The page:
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Council on Chiropractic Guidelines and Practice Parameters
Press Release 10-26-2005

The Council on Chiropractic Guidelines and Practice Parameters (CCGPP), an evidence-gathering council created by multiple national chiropractic organizations in 1995 has recently been asked once again if our members have relationships with third party payers and whether there is risk of a conflict of interest that might threaten the integrity of the Best Practices project.

Those on the Council are volunteers who have put countless hours toward building a best practices evidence base. CCGPP members all have our day jobs with nearly everyone in private practice, but one of our advantages as a diversified group is the breadth of experience of our leadership, so naturally some of our now 135 members and advisors have worked with third party payers in the past and a few do currently. Some have co-authored articles with individuals who work for third-party payers. We represent the broad spectrum across the profession, as would be expected.

CCGPP needs to have as much input into the third party payer system as is possible, and it was our intention to have a limited number of people who do have relationships with payers from the outset. In fact, input from all stakeholders is not only desirable, it is mandated by all international document evaluation instruments in order for whatever we write to be considered valid. We have members from education, from other health care professions, representing consumers and other perspectives as required.

In order to produce an effective best practices product, one that can be used as a mechanism to protect the profession against abuse by third party payors, we must embrace the fact that third party payors are bona fide stakeholders in this process.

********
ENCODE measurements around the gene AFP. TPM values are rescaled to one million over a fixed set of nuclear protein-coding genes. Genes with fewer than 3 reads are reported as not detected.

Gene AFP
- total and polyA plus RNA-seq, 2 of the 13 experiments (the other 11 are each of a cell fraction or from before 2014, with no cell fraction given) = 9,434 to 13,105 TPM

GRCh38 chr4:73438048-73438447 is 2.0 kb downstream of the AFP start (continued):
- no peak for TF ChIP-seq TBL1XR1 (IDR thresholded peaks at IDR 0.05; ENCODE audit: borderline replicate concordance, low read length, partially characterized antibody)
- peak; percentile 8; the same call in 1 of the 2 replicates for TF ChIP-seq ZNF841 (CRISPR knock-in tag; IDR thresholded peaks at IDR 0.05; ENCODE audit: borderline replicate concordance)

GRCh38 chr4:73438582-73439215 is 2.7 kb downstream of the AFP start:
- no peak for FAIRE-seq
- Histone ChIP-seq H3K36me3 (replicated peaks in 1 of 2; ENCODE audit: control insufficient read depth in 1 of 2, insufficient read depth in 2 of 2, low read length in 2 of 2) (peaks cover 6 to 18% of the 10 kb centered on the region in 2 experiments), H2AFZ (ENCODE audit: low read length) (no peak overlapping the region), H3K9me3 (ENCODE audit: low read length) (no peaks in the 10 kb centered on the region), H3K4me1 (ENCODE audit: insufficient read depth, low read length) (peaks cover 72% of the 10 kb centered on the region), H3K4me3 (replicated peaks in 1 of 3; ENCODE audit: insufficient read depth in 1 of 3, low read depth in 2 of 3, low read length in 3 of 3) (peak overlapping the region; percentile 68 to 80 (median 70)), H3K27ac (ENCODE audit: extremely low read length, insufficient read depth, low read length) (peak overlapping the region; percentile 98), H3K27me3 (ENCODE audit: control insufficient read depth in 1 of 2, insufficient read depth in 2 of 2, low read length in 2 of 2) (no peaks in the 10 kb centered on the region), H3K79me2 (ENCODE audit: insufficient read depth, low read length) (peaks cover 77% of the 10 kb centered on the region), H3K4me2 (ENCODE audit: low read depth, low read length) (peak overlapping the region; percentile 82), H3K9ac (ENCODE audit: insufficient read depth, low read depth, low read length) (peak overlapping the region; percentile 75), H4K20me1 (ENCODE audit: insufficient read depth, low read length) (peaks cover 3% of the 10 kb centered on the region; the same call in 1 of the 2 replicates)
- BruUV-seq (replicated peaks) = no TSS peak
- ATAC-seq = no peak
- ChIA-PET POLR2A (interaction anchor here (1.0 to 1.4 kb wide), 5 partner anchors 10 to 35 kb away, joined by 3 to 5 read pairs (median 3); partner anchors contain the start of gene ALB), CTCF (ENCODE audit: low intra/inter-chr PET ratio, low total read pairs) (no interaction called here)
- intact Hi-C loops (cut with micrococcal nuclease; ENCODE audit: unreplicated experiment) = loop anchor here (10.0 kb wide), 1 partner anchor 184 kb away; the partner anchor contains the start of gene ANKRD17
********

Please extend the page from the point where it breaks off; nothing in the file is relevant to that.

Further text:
We see this diversity as a strength as the best practices document is implemented. Anticipating the need for objectivity as part of the best practices process, it has been the policy of CCGPP since its inception to have an ongoing screening process in place to eliminate any conflict of interest. That process remains in place today and is always open to inspection. All members of CCGPP have signed conflicts of interest, screening affidavits, are aware of potential conflicts, and we are very comfortable in saying that we feel that there are no conflicts of interest.

Members of CCGPP want to see this project succeed for the entire profession. Chiropractic has needed to identify a strong evidence base for many years to work from and to publicize to third party payers and to other professions and that is what CCGPP is assembling.

We are not building guidelines or any other sort of restrictive publication. CCGPP is only providing information that will expose other groups and prospective patients to the advantages of chiropractic and to help chiropractors become more effective as they search for information for their patients.

In 1993, with the Daubert1 case, the courtroom defense of expert opinion has changed significantly. Evidence now is the rule, according to this and a number of succeeding court decisions. Since a number of CCGPP experts also represent chiropractors in malpractice cases as well as regulatory agency cases, we are aware of the dire necessity for a knowledge base of this type on which we can depend, since this evidence may also assist in this defense when chiropractors can be shown to be treating according to established evidence.

1DAUBERT, et al. v. MERRELL DOW PHARMACEUTICALS, INC. certiorari to the US Court of Appeals, Ninth Circuit No. 92-102. Argued March 30, 1993 -- Decided June 28, 1993. This case essentially stated that ”scientific testimony requires a determination that science exists.”

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